Ky. Horse Racing Commission hopes to pass regulatory framework for instant racing in 2016 session

10/09/2015 08:12 PM

FRANKFORT — The Kentucky Horse Racing Commission is hoping to pass legislation in the upcoming session to license and regulate the state’s controversial instant racing industry.

The commission presented a draft bill to the Interim Joint Committee on Licensing and Occupations on Friday, saying such legislation is needed to further the group’s mission to protect “the integrity of pari-mutuel wagering” and “cover regulatory costs” associated with the game, whose legality has been the subject of a court challenge since 2010, according to KHRC General Counsel Susan Speckert.

Tracks that host instant racing parlors currently pay a monthly regulatory fee in various amounts, Speckert said. Kentucky Downs in Franklin has 488 instant racing terminals and paid $100,810 in fees in fiscal year 2015 while Ellis Park in Henderson, with 177 video terminals, paid $77,443, she said.

A joint instant racing parlor between Lexington’s Keeneland and Red Mile opened in September with 902 machines, which will increase the racing commission’s regulatory costs, Speckert said. The proposed bill she presented would set an annual licensing fee of up to $100,000 for those who offer the game and a licensing fee of up to $50,000 per year for manufacturers.

“What we’re hoping to do is impose a fee of approximately $75,000 a year, but we’re asking for the flexibility so that gives us an opportunity to study our actual regulatory costs, which we will do,” she told lawmakers on the panel when talking about tracks that offer the games, which offer gamblers handicapping information on past races for wagering.

Opponents, however, contend historical racing terminals are essentially slot machines. The Family Foundation of Kentucky challenged administrative regulations promulgated by the racing commission to enact the games in 2010, and the Kentucky Supreme Court remanded the case back to Franklin Circuit Court for further proceedings in February 2014.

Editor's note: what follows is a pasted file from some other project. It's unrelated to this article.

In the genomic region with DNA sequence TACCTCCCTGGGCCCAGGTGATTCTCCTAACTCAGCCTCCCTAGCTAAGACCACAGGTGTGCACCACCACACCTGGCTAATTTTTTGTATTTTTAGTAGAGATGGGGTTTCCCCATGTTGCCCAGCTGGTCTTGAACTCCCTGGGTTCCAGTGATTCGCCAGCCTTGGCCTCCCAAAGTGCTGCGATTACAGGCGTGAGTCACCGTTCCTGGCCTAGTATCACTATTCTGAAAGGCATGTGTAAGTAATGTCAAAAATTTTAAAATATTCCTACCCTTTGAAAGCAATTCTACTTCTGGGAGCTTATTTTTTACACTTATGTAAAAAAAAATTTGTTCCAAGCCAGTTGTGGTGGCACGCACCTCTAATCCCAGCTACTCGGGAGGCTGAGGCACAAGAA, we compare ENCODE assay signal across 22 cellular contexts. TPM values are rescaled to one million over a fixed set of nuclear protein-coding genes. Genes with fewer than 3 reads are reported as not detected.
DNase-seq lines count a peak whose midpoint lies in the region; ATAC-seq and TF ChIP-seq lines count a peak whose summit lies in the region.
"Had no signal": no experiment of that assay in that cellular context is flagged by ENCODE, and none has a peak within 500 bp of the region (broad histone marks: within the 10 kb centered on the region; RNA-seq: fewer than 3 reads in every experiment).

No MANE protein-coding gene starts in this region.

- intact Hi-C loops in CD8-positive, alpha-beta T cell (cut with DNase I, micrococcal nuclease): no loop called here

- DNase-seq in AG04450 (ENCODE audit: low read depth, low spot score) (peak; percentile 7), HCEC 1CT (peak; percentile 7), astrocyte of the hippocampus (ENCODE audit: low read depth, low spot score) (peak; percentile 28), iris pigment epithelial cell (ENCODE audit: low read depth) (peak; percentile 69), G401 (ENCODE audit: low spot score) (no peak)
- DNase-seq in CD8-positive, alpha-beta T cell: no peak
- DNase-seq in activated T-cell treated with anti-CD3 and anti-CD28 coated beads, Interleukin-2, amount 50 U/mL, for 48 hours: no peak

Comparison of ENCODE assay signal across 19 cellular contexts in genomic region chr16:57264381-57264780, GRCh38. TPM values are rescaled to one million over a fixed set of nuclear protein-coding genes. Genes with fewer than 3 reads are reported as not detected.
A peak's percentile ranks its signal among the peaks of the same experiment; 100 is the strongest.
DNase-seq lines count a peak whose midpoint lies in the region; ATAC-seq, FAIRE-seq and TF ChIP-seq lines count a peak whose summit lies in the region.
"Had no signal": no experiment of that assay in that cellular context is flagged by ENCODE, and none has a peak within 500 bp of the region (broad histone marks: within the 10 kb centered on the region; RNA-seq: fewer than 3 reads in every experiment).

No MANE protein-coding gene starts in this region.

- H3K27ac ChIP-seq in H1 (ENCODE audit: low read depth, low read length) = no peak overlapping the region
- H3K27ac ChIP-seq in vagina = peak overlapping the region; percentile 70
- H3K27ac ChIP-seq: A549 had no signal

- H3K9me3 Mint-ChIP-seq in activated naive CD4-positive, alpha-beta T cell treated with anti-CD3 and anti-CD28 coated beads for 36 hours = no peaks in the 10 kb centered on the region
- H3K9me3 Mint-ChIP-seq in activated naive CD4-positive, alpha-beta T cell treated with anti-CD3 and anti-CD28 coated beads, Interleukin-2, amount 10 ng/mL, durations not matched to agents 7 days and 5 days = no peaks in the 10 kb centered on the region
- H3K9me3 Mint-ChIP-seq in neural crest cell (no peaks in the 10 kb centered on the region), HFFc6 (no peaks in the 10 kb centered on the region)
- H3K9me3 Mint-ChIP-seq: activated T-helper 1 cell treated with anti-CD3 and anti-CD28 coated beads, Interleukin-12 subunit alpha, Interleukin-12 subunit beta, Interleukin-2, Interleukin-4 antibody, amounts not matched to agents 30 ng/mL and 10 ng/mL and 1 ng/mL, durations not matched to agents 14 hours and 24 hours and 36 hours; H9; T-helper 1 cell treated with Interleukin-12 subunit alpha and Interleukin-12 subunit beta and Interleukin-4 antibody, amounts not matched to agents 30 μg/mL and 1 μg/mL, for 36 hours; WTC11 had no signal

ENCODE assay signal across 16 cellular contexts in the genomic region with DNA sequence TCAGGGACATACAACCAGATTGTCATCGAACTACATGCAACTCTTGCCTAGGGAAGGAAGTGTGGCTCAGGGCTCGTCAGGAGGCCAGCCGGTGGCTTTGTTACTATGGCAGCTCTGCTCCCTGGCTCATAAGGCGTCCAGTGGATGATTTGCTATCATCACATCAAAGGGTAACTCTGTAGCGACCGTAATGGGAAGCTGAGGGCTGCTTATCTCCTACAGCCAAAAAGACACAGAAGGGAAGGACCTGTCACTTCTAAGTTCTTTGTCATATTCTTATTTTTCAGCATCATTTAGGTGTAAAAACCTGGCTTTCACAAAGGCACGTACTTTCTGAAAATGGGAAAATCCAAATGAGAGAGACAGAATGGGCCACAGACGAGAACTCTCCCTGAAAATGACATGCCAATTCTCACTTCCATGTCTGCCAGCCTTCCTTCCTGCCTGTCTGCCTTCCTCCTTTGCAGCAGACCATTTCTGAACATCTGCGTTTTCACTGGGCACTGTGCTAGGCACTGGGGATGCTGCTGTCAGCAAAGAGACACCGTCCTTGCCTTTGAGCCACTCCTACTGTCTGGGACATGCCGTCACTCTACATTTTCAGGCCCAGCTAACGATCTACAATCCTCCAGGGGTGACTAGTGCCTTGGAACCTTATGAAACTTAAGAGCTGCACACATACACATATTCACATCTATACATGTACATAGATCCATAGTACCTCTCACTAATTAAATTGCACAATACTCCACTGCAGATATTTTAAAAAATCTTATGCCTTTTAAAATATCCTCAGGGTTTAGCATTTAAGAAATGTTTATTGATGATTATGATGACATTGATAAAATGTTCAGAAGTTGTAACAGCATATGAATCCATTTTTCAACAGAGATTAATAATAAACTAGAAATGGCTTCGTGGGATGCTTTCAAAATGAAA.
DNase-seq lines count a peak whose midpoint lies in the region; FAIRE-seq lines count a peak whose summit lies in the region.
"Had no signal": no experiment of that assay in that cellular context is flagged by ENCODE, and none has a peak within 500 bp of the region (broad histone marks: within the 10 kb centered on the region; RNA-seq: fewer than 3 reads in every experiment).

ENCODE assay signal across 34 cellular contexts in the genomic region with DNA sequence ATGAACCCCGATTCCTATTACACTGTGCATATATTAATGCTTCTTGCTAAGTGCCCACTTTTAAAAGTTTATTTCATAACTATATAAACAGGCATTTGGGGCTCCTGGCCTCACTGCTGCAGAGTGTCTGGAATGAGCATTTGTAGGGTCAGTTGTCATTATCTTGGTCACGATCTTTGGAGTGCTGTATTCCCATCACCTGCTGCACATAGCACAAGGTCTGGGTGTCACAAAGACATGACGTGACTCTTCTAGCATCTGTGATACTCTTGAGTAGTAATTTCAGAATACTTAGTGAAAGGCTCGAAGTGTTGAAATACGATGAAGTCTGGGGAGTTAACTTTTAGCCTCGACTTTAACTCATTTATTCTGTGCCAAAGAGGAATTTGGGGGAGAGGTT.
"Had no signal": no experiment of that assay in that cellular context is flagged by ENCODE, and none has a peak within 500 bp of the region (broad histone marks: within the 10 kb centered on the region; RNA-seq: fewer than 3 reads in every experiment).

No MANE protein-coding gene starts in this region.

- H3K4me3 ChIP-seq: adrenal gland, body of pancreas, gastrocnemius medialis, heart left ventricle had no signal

But the high court said instant racing could be taxed by the General Assembly, which it did in 2014.

Speckert said the proposed licensing bill would include a similar provision as the 2014 legislation, which stipulates that enactment should not be seen as a judgment on the game’s legality.

“What this would accomplish is just like what the tax bill accomplished,” she said. “Essentially while historical horse race wagering is offered, it should be taxed and properly regulated.”

Rep. Larry Clark, D-Louisville, said the commission is attempting to handle the matter “backwards,” suggesting instead the group get a better handle of its regulatory costs with the new Keeneland-Red Mile venture before moving forward with a new licensing fee.

He called the $75,000 proposal floated by Speckert “a gift” to the tracks considering how much each has paid in fees, saying they “should pay their full load on the front end and make sure we’re doing what’s right.”

“I’m really concerned that you say you don’t even know the cost, but you’re going to give them a break on the front end, then try to figure out on the back end if you’d done what was right,” Clark said. “Well, I think you’re going about it wrong.”

Rep. Dennis Keene, D-Wilder, co-sponsored a similar bill during this year’s session, although manufacturers would have paid just $5,000 per year in licensing fees under that proposal.

House Bill 446 did not receive a hearing in his House Licensing and Occupations Committee, but he sounded confident that such legislation would pass the chamber with upwards of 70 votes in favor.


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